miscellaneous

What we learned this week

Can the Olympics go ‘carbon positive’ from 2030?The IOC has announced plans to reduce its impact, including creating an ‘Olympic forest’ in support of Africa’s Great Green Wall.

Meanwhile, an underwater forest is being created off Britain’s coast through the Seagrass Ocean Rescue Project. 90% of Britain’s seagrass has been lost, and putting them back could bank a huge amount of carbon.

A couple of years ago I wrote about Q-bot, who insulate the underside of suspended timber floors with a small robot. They were focusing on housing associations at the time, but I chatted to them at the FutureBuild conference and they are now doing individual homes. Not sure I can afford it myself, but it’s a really good solution.

The National Trust are among the many businesses and organisations responding generously to the Coronavirus lock-down. They are closing their houses and cafes, but will be keeping their parks and gardens open, free of charge, so that people can benefit from some beauty and outdoor space.

A question I’ve been pondering this week: should I write more about the current crisis and how businesses and society are responding? (Especially with a Solutions Journalism perspective.) Or is it more valuable to focus on other important things at a time when everyone is talking about the Coronavirus all the time? I don’t have a particular resolution to those questions, but if you have a view or a preference, let me know!

9 comments

  1. I LOVE your blog. I am getting a great deal of Corona virus information from emails, Facebook, radio, TV, newspapers. I would say when you feel there is a Corona virus story that is a real WOW tell us about it, otherwise please share the amazing stories you have always shared.

  2. It would be useful to monitor how Government restrictions and concomitant responses, are/will feed/ing into greener ways, less carbon emissions for sure, but also keeping an eye on any neoliberal (Tory) sleight of hand that will further bulster the wealthy. Despite some genuine signs of cooperation here in North and NE London the general pillage in favour of ‘me first’ is depressing.

  3. I would be especially interested in learning about any efforts to carry this unprecedented mobilization forward in a way that takes advantage of the global disruption to mitigate climate change. We have seen that people can change their behavior in drastic ways. We’ve seen how focusing on society rather than economy has had immediate payoff for cleaning up air and water. Although most people seem to be hoping “this is over” as soon as possible, this kind of mass effort is exactly what’s needed re the climate emergency–but I have a hard time finding info about whether anything is happening in govt or the private sector to connect those dots and harness the emergency mentality toward possible climate solutions. Would love any links or analysis that you might have to share. Thanks!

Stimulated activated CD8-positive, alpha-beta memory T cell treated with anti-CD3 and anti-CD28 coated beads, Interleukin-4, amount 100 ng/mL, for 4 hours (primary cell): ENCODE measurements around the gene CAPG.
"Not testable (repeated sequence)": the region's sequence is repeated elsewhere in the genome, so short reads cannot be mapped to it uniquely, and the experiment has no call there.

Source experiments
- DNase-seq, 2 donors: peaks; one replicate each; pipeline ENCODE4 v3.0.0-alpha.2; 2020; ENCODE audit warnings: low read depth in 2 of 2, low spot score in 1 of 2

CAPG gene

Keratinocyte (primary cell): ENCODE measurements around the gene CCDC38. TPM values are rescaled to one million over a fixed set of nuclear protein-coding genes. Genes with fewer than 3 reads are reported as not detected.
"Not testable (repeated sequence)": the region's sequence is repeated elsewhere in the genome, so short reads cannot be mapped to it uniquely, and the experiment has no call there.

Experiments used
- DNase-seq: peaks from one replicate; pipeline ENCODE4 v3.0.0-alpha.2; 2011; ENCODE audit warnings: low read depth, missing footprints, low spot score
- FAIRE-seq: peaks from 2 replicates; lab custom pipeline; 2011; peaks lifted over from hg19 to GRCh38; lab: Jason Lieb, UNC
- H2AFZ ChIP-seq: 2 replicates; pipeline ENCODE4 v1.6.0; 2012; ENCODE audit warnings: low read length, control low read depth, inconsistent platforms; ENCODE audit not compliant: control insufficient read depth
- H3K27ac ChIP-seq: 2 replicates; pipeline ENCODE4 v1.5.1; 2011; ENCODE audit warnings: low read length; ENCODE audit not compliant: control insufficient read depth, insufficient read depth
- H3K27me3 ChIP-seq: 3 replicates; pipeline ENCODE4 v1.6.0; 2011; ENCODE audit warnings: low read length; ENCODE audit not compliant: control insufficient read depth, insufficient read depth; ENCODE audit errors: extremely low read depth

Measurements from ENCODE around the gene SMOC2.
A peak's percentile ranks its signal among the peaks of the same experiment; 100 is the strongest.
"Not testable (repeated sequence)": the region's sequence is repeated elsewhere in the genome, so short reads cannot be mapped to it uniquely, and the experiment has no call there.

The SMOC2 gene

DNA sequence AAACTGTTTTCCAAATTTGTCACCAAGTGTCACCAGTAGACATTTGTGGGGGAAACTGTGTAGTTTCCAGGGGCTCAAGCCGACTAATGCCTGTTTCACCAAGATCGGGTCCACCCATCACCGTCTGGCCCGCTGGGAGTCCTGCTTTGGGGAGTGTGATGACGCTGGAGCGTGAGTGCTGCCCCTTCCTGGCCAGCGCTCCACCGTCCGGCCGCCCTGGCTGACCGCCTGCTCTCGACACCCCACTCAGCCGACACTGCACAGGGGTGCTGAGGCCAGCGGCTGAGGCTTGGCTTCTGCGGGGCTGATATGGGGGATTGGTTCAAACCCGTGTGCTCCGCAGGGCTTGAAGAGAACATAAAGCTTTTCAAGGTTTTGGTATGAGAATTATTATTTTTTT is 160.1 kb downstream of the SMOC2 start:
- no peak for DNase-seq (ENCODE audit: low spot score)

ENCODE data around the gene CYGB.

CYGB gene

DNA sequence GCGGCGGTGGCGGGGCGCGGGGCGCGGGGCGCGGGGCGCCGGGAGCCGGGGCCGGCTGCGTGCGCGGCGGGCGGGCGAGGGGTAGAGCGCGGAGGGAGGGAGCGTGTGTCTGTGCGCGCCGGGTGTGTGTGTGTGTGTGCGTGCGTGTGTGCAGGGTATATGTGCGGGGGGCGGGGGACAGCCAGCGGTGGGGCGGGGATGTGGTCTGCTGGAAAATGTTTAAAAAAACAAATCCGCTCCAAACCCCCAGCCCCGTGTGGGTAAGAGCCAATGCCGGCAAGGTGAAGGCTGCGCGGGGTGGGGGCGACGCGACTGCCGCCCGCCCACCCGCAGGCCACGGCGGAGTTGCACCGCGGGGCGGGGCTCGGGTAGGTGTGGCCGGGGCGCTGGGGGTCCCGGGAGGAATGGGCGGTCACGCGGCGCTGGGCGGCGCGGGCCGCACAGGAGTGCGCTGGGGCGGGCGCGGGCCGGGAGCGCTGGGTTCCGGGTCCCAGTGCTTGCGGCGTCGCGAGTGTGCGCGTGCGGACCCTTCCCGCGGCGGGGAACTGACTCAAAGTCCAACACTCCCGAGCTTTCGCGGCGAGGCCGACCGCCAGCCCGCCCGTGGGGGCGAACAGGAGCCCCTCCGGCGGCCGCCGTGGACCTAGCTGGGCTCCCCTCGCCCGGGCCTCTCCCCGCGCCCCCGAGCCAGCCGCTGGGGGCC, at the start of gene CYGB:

4. I would greatly welcome a Solutions Journalism perspective from you. Possibly it could help to demarcate between covid-related and non covid articles, just for those who wish to avoid reading it all the time, but please don’t let that inhibit you doing it.

  5. Hiya Jeremy, I would love to see how COVID-19 can be used to support climate action and global systems for better outcomes… I have my ears open for that sort of thing at the moment. I would say you don’t have to do either or both but I know there are some good things coming up about the overlapping of COVID and climate change / alternative economics / etc. 🙂 Thank as always for the information and inspiration!

    Cheers, d’Arcy – in my self-sufficient tiny home in Adelaide and not flying anywhere!!!

  6. In past economic recessions (the cotton famine, for example), major public works programmes have been used to create employment and so feed money into the economy. This isn’t being considered now, in the UK, but it could be, to some extent at least. Are there any current examples of Governments using major ‘green’ projects to help offset some aspects of the present crisis?

    1. We don’t want major public works right now. The whole point is to damp down economic activity whilst supporting living standards to keep people at home.

      The question is whether we can afford a major programme of works after this is over and over half a trillion extra in debt.

  7. Thanks for your perspectives folks. My instinct is to keep writing about what I normally write about, and perhaps dip into the COVID-19 crisis where there might be some crossover with sustainability. But I think we’re all hearing enough about it otherwise!

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